Zach’s Blog

Customers are humans too


“Service to others is the rent you pay for your room here on earth.” – Muhammad Ali

How do you know that someone cares about you?

If you are like any other person, you probably started thinking about things like: “they smile at me,” “they show me attention,” “they listen to me,” and so on.

Now, here is my customer service training in eight words: Now, in your jobs, go do those things.

Customer service is as simple as that. Or is it? Maybe not.

Organizations outsource customer service faster than almost any other service, spend a collective $92 billion on it, and still struggle to provide it well. Why?

I think it’s because we have forgotten the very simple fact that customers are humans too.

The Customer is Not Always Right

There, I said it. We, in the customer service industry (which is you, if you are breathing oxygen and thinking rationally) have been falling back on this century-old axiom to describe how organizations should interact with customers. The problem, with the entire concept is simple: It is impossible for the customer to always be right.

Consider the logic by which we have trained hundreds of thousands of employees:

The customer is always right.

Are humans always right? No.

Then, customers are not humans.

Wait, hold on, that is not logical!

The above logical dilemma underlies how we have been training and developing employees to deliver customer service for the past century. In a sense, we have been training people to inherently believe that customers are not humans.

The proliferation of the word “customer” itself to describe the humans we serve in a more quantifiable term is a clear example of the effort to clinically distance ourselves from those who use our products and services.

“Customer” is derived from the Latin word consuetudinarius or custom, which means “habit, usage, made to measure or order.” Many organizations and leaders have actively decided to quantify, measure, and use those who need and want their products and services for measureable results (namely, profit) rather than serving human beings well to inspire those results.

The overuse of the time-tested, misunderstood slogan, “the customer is always right,” in service training programs around the globe is evidence that customers have become some “thing” to be dealt with, rather than humans to be served.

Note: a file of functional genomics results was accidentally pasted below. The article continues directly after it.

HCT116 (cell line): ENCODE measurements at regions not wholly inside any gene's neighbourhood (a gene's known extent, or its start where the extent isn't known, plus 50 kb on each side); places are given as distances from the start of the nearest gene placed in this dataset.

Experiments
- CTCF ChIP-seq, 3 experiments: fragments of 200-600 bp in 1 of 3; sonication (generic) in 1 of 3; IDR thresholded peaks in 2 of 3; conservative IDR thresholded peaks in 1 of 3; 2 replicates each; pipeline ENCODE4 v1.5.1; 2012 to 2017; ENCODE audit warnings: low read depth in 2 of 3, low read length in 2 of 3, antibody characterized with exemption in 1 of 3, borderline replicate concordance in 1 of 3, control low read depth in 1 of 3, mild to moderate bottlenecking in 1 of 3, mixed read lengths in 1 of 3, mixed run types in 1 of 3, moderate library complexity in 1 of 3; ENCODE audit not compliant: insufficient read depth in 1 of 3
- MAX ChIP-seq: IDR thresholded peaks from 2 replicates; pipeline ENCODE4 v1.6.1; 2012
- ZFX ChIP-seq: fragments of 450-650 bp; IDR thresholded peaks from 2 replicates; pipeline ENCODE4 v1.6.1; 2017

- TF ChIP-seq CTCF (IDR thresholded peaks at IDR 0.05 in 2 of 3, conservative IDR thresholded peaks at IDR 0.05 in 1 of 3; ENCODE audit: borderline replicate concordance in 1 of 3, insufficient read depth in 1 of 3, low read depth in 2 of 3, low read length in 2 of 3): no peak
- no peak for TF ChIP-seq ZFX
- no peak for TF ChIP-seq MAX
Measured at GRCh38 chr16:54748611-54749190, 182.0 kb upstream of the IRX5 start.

The phrase itself was born in the burgeoning retail department store and luxury hotel craze in the early 1900s and was pioneered by the hotelier César Ritz, who said, “If a diner complains about a dish or the wine, immediately remove it and replace it, no questions asked.”

The saying, which gained traction ever since, was coined to deal with customer complaints, and not to serve people. When we “deal with” people rather than serve them, they become what we inadvertently define them as: Distant obstacles to achieving results (namely, profit) that need to be “dealt with.”

Common Purpose: Customer Human Service

Anyone who is reading these words holds a shared, common purpose and that purpose lies in the fact that every industry, field, or organization has a human being just like you and me at the end of its supply chain. This truth unites us across economic borders as the common purpose of our existence: To serve other people.

When we start with the purpose of serving people first, and when we get to know those people as the humans they are, we, and our organizations can thrive. Serving others isn’t reserved to the “human services” field, it’s our basic nature.

Serving others to inspire success is not just an opinion, its science. The Corporation for National and Community Service found that, even after controlling for preexisting health conditions, people who served and supported others regularly throughout their lifetime simply lived longer than those who did not. Additionally, in a longitudinal study on aging, individuals with a mindset and attitude toward serving others indicated lessening feelings of despair and depression over their lifetime.

As individuals, when we have a mindset toward the service of others, we’re happier and we live longer. The same must be true of organizations since organizations are just individuals who organize. Employees in any area of an organization, if focused on serving others, will be happier and ultimately, a collective sense of service leads to a longer collective, organizational life.

Is Your Organization Built to Last?

Within the current landscape of virtual interaction, increased parity amongst competition and industry, and heightened scrutiny over where humans spend resources, organizations are feeling the pressure of self-definition and distinction. The time is now to re-define our customer service efforts by refocusing on the amazing, complex, beings we are and serve: humans.

By transforming our view of customers, and by serving them as human beings first, we unleash the uniquely human ability to create long-lasting, dynamic, social, and emotional connections that foster happiness, fulfillment, and ultimately loyalty to our organizations. A renewed focus on human service also forces us to peer into the mirror at the creators of these connections: ourselves.

Charlie Chaplin once said, “We all want to help one another. Human beings are like that. We want to live by each other’s happiness, not by each other’s misery.”

Reflecting critically upon the humanness of your organization’s customer service philosophy and delivery methods start by asking a simple question: Do we all serve people first, and do we serve them well?

– Zach

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